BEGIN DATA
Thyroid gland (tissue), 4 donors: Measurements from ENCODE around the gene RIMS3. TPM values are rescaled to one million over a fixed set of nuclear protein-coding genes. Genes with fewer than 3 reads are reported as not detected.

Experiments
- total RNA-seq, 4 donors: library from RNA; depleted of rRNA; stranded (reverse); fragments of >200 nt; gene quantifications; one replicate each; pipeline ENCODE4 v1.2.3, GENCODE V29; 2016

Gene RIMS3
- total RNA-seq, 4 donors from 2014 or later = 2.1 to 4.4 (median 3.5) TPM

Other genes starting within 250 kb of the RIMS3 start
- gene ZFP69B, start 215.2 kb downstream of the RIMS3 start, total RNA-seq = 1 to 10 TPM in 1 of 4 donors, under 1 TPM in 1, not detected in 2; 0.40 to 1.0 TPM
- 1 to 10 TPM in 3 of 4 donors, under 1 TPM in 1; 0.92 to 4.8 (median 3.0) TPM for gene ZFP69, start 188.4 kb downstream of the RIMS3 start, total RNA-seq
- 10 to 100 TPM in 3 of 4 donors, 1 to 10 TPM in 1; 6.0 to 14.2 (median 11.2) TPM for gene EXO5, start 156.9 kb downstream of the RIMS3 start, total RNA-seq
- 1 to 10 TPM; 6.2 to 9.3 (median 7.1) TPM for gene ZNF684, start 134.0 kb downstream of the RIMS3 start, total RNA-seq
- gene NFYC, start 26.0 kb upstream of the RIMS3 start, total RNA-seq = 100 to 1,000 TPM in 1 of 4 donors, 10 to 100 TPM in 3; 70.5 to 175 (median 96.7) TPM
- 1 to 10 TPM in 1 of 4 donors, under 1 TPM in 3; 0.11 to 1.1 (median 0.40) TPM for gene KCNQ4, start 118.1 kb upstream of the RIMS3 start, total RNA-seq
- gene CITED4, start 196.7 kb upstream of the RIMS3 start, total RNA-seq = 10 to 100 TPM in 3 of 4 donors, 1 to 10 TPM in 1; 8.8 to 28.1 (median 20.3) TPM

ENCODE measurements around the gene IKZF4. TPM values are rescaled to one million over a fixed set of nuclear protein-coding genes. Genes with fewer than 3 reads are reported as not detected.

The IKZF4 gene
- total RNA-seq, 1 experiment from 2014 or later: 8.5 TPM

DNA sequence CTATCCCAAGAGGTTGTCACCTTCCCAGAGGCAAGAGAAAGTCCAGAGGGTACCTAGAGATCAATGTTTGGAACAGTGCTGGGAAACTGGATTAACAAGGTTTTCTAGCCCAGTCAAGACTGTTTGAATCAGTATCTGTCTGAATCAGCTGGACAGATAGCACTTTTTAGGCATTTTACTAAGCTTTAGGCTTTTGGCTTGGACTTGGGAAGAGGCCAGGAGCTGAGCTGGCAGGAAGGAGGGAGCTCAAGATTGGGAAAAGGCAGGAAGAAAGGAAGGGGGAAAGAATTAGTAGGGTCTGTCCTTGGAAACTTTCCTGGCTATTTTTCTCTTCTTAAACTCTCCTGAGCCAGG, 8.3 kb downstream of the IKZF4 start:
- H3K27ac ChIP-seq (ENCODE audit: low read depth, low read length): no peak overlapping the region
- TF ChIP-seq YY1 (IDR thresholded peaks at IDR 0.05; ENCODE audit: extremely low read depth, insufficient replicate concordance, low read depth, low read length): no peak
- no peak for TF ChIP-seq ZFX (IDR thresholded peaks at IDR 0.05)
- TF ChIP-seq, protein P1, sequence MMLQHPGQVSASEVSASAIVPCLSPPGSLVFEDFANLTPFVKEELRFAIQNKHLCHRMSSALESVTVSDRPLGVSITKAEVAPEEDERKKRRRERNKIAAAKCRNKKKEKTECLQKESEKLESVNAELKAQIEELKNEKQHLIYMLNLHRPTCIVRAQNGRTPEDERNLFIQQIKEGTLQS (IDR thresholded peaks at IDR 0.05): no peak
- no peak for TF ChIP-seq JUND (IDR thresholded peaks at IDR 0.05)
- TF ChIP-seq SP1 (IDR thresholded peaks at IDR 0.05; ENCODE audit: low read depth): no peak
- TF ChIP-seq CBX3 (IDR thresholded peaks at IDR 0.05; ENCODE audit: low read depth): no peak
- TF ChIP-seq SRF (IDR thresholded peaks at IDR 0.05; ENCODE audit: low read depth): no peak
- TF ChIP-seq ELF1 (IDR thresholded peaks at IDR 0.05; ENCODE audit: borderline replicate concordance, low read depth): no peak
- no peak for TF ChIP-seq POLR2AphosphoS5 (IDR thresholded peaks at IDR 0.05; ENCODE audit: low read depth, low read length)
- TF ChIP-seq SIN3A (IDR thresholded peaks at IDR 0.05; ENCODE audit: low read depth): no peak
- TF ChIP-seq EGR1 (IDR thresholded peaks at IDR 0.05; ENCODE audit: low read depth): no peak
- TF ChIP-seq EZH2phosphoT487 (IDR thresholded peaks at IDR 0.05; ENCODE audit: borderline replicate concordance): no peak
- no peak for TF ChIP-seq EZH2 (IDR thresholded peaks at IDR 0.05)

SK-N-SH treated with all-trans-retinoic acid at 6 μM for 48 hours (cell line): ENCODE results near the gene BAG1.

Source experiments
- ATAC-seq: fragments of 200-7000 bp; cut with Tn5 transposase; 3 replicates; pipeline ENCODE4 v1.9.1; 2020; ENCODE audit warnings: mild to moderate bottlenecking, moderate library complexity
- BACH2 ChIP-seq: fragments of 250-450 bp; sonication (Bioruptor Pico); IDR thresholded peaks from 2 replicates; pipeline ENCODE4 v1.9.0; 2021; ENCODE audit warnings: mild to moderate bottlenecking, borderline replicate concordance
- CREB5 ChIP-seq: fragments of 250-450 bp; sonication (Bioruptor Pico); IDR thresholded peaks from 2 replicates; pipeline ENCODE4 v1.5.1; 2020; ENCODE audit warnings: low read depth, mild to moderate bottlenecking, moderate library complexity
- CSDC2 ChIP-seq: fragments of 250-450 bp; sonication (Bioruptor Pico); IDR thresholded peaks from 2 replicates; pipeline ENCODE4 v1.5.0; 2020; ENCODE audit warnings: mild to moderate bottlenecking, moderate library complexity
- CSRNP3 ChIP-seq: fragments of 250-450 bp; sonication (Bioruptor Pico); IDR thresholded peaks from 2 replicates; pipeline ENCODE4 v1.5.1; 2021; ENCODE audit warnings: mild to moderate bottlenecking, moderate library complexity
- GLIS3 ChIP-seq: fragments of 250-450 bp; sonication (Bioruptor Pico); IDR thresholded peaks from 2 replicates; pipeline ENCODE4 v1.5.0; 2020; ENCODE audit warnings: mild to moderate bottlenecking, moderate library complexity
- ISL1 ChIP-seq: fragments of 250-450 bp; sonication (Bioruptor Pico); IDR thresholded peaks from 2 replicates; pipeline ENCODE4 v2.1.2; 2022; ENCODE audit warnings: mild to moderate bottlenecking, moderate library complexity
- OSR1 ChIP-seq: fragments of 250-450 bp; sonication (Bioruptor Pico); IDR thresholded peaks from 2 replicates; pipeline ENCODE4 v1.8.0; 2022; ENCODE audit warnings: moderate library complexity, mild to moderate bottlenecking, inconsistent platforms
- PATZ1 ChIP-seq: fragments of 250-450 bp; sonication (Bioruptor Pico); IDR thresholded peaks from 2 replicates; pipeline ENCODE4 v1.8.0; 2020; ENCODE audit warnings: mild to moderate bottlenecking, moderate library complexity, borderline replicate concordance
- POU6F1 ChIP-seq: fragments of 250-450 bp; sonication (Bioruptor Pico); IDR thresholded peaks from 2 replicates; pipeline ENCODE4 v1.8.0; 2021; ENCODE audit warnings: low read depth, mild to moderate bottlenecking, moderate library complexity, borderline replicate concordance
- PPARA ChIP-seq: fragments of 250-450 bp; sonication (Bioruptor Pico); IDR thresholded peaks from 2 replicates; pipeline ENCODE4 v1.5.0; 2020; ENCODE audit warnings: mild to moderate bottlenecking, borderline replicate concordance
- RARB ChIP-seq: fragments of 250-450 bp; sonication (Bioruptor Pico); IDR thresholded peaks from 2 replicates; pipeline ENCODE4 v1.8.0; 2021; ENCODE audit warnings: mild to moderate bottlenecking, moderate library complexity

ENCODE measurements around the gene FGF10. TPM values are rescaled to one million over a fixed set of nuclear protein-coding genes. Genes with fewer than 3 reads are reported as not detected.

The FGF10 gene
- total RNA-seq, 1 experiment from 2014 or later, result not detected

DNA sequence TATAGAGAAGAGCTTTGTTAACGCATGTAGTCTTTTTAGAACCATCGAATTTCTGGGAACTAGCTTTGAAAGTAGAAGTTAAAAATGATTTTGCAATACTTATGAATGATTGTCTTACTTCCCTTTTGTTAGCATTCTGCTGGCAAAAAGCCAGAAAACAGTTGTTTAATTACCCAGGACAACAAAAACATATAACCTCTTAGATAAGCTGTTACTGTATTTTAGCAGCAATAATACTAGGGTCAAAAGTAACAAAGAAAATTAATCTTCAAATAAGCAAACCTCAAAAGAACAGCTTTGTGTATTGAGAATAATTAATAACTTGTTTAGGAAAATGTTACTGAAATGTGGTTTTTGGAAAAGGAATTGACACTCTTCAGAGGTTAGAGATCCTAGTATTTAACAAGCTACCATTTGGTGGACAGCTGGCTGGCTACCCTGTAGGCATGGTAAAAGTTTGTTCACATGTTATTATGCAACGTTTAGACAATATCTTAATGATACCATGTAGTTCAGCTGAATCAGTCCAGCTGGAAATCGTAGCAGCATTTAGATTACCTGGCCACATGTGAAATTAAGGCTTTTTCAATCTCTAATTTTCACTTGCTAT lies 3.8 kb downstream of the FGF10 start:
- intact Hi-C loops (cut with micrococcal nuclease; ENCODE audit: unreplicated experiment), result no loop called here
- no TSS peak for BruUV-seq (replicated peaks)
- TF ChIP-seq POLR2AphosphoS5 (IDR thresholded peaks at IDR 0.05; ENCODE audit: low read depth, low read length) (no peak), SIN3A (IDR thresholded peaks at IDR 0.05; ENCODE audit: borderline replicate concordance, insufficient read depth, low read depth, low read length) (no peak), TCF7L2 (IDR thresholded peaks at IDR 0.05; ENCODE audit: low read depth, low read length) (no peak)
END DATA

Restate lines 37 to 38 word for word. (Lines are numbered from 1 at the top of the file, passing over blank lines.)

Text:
- CSDC2 ChIP-seq: fragments of 250-450 bp; sonication (Bioruptor Pico); IDR thresholded peaks from 2 replicates; pipeline ENCODE4 v1.5.0; 2020; ENCODE audit warnings: mild to moderate bottlenecking, moderate library complexity
- CSRNP3 ChIP-seq: fragments of 250-450 bp; sonication (Bioruptor Pico); IDR thresholded peaks from 2 replicates; pipeline ENCODE4 v1.5.1; 2021; ENCODE audit warnings: mild to moderate bottlenecking, moderate library complexity